Effective stretching for tendons and fascia

There was a study that came out a few years back in the Journal of Bodywork and Movement Therapies. It was done by a couple of really smart Germans with lots of letters after their names and dealt with different kinds of connective tissue and how best to keep them healthy. This is going to be a little more technical than most of my posts here, but I thought I’d summarize some of the findings for you.

The first thing to realize is that different kinds of connective tissue have different collagen structures, and that means that they will respond to different kinds of treatments. If you look at Figure 1, reproduced from the paper, it shows that the four major kinds of connective tissues have very different fiber arrangements. Aside from just looking kind of cool, you’ll see that tendons, out of all of them, have the most linear fiber structure. If you’ve read some of my previous posts, you know that long-term tendon pain is due mainly to “knots” forming in the collagen fibers, which then hurt when you try to move that bodypart. It’s sort of like getting a knot in your hair; it’s agonizing to comb it out, but once you do, the pain goes completely away.

Types of connective tissue

Interestingly, the techniques I give in Target Tendonitis work on both tendons and the plantar fascia, and of all the connective tissues proper fascia is the least like tendons. They do not work on ligaments, even though ligaments have a more similar structure to tendons. I admit I have no idea why this would be, I just know that it is. It only goes to show that we don’t know anywhere near everything there is to know about the body yet.

(As a side note, I will say that while tendons and fascia can generally be repaired without surgery, ligaments often cannot. Once you stretch a ligament out of its natural range, it’s very difficult to regain the original structure. It’s sort of like a silk tie; silk is very strong and will endure a lot of abuse. Crumple it up and throw it in a suitcase, no problem. It’ll shake out very nicely. But if you stretch it too far, you will never get that tie back into its proper shape again. Just won’t happen.)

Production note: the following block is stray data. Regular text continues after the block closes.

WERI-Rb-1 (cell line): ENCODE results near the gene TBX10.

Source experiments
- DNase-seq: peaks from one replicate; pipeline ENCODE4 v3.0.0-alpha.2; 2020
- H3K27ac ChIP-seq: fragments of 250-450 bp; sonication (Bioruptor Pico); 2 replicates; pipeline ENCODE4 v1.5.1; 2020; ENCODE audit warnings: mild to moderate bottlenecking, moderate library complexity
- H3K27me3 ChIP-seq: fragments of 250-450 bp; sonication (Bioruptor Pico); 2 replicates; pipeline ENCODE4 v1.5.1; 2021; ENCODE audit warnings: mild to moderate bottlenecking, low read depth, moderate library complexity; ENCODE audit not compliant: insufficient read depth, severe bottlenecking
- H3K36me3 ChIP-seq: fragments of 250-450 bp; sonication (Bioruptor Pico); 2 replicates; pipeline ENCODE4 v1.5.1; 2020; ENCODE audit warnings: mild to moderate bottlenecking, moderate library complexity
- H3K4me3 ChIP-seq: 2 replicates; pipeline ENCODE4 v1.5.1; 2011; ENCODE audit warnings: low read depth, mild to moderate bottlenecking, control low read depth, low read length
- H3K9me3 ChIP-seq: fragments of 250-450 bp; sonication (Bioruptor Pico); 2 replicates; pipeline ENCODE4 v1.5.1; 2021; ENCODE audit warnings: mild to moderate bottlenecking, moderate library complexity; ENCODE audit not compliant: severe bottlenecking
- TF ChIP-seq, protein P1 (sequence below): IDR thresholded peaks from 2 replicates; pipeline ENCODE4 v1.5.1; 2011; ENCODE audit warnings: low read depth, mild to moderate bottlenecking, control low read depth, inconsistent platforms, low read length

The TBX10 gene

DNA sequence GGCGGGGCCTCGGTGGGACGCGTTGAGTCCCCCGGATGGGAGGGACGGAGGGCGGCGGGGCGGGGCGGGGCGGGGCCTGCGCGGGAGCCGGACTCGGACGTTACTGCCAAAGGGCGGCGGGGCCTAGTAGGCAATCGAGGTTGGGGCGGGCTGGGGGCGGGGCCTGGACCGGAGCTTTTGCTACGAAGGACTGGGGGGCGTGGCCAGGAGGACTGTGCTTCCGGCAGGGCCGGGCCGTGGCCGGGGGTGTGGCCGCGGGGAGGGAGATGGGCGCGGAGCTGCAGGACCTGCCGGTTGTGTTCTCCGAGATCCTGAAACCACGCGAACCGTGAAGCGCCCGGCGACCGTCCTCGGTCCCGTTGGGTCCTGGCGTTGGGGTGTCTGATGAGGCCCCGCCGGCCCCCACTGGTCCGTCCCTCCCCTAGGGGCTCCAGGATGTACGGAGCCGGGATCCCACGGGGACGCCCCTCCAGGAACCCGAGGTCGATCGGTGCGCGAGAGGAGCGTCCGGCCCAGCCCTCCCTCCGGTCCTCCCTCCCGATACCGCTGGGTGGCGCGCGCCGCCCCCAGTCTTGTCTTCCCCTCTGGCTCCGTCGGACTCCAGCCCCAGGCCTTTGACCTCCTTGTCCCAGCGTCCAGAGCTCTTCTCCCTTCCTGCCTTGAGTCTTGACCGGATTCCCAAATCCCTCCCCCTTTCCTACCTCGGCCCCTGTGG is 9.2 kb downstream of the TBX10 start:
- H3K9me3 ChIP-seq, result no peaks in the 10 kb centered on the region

Anyway, if you already have tendon (or plantar fascia) pain you should order one of my books. If not, the paper gives some good techniques to help make sure you never develop it. So let’s get to those.

Everybody probably knows that stretching (within reason) is good for connective tissues. What you may not know is that different kinds of stretching reach different kinds of tissues. So the first overall recommendation is not to limit yourself to one type of stretching.

And just to be clear, by “stretching” I don’t mean just traditional ballet-bar type protocols. Weight training produces a stretch in some types of fascial fibers, Hatha yoga produces it in others. So you should, ideally, be doing both.

Second point: your connective tissue is in a constant state of flux. In other words, it is continually being repaired. You’ve probably heard that each cell in your body gets replaced every seven years. Well, with connective tissue the process is faster. In fact, half the collagen fibers in your body are replaced every six months.

So here are some concrete recommendations to keep your fascial tissues healthy:

1. About two-thirds of your collagen mass is water. Make sure you drink enough of it.
2. Relatively few reps are required to produce a beneficial effect on connective tissue. So you don’t need to spend hours a day on this stuff.
3. The single most bang-for-your-buck type of stretching you can do will be soft bounces at the end ranges of motion. (If you’re still stuck in the 1970s and think that bouncing stretches are bad, you’re wrong.) So for example, try to touch your toes. When you get down to the limit of where you can comfortably reach, try bouncing a little, and softly, a few times to help get that bit extra stretch.
4. As noted above, various different types of stretching will be complementary and beneficial. Static stretching, dynamic stretching, pandiculation (yawning and stretching in the morning, for example – https://www.ncbi.nlm.nih.gov/pubmed/21665102), and so on all have their place. I do, however, recommend that if you are engaging in serious athletic activity, you save the real stretching for after the event. And if you do stretch beforehand, make sure that you do some type of easy loading before you really test yourself. Going from a good strenuous stretch right into a maximal or near-maximal exertion is just a recipe for injury.
5. Foam rolling, which technically involves temporarily squeezing water out of a tissue before allowing it to flow back in, is a good idea. I personally like to do it before a workout, but anytime is okay. If you’re new to foam rolling, use a soft roller to begin with.
6. Total-body “cat stretches” – where you would for example grab a tree branch overhead and then slowly turn and twist your body like a cat clawing a rug – are very good for the overall fascial network that covers your body. A few minutes of this will make you feel looser and “longer” in several different planes, and should give you an increased sense of well-being. (Now you know why cats do it.)

There are more specific suggestions in the actual paper (here’s the link again: http://www.fasciaresearch.de/Schleip_TrainingPrinciplesFascial.pdf), but these are the most immediately constructive ones. The good news is that you only have to do the above a couple of times a week, for a few minutes each time, for stretching to be effective. The bad news is that it will take somewhere between six months and two of consistent application to really start to get the benefit. So this isn’t a quick fix by any means. But the reward is a more comfortable, healthier, less injury-prone body, and that’s definitely a goal worth working toward.